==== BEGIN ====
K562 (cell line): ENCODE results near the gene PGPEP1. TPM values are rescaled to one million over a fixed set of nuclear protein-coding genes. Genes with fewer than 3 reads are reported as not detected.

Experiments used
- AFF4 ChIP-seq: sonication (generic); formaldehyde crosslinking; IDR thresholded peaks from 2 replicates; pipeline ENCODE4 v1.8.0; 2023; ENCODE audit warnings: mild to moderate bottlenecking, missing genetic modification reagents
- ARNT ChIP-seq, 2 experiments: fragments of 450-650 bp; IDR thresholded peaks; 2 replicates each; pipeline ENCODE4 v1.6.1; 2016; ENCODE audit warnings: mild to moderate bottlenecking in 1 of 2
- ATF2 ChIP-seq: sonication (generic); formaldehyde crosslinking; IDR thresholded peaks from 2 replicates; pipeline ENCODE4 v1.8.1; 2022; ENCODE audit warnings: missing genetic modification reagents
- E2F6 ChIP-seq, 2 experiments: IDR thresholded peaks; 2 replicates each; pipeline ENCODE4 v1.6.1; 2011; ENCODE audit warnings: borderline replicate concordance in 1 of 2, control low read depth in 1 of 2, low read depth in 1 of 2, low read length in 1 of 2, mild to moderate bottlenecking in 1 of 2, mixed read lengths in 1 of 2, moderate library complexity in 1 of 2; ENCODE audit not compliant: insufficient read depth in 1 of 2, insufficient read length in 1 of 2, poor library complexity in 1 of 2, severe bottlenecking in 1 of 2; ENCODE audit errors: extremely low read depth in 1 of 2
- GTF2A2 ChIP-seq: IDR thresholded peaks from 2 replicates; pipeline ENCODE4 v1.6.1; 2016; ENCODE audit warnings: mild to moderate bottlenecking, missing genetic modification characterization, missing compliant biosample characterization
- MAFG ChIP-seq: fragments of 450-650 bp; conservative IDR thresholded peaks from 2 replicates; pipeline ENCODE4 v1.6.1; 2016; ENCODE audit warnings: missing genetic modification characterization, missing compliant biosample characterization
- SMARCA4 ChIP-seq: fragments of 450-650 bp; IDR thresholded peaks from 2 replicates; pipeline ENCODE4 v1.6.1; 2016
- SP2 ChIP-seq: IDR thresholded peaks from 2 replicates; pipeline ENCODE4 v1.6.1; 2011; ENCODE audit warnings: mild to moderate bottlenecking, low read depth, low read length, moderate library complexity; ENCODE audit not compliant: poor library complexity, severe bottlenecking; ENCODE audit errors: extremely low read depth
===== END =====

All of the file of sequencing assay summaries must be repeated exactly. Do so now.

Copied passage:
K562 (cell line): ENCODE results near the gene PGPEP1. TPM values are rescaled to one million over a fixed set of nuclear protein-coding genes. Genes with fewer than 3 reads are reported as not detected.

Experiments used
- AFF4 ChIP-seq: sonication (generic); formaldehyde crosslinking; IDR thresholded peaks from 2 replicates; pipeline ENCODE4 v1.8.0; 2023; ENCODE audit warnings: mild to moderate bottlenecking, missing genetic modification reagents
- ARNT ChIP-seq, 2 experiments: fragments of 450-650 bp; IDR thresholded peaks; 2 replicates each; pipeline ENCODE4 v1.6.1; 2016; ENCODE audit warnings: mild to moderate bottlenecking in 1 of 2
- ATF2 ChIP-seq: sonication (generic); formaldehyde crosslinking; IDR thresholded peaks from 2 replicates; pipeline ENCODE4 v1.8.1; 2022; ENCODE audit warnings: missing genetic modification reagents
- E2F6 ChIP-seq, 2 experiments: IDR thresholded peaks; 2 replicates each; pipeline ENCODE4 v1.6.1; 2011; ENCODE audit warnings: borderline replicate concordance in 1 of 2, control low read depth in 1 of 2, low read depth in 1 of 2, low read length in 1 of 2, mild to moderate bottlenecking in 1 of 2, mixed read lengths in 1 of 2, moderate library complexity in 1 of 2; ENCODE audit not compliant: insufficient read depth in 1 of 2, insufficient read length in 1 of 2, poor library complexity in 1 of 2, severe bottlenecking in 1 of 2; ENCODE audit errors: extremely low read depth in 1 of 2
- GTF2A2 ChIP-seq: IDR thresholded peaks from 2 replicates; pipeline ENCODE4 v1.6.1; 2016; ENCODE audit warnings: mild to moderate bottlenecking, missing genetic modification characterization, missing compliant biosample characterization
- MAFG ChIP-seq: fragments of 450-650 bp; conservative IDR thresholded peaks from 2 replicates; pipeline ENCODE4 v1.6.1; 2016; ENCODE audit warnings: missing genetic modification characterization, missing compliant biosample characterization
- SMARCA4 ChIP-seq: fragments of 450-650 bp; IDR thresholded peaks from 2 replicates; pipeline ENCODE4 v1.6.1; 2016
- SP2 ChIP-seq: IDR thresholded peaks from 2 replicates; pipeline ENCODE4 v1.6.1; 2011; ENCODE audit warnings: mild to moderate bottlenecking, low read depth, low read length, moderate library complexity; ENCODE audit not compliant: poor library complexity, severe bottlenecking; ENCODE audit errors: extremely low read depth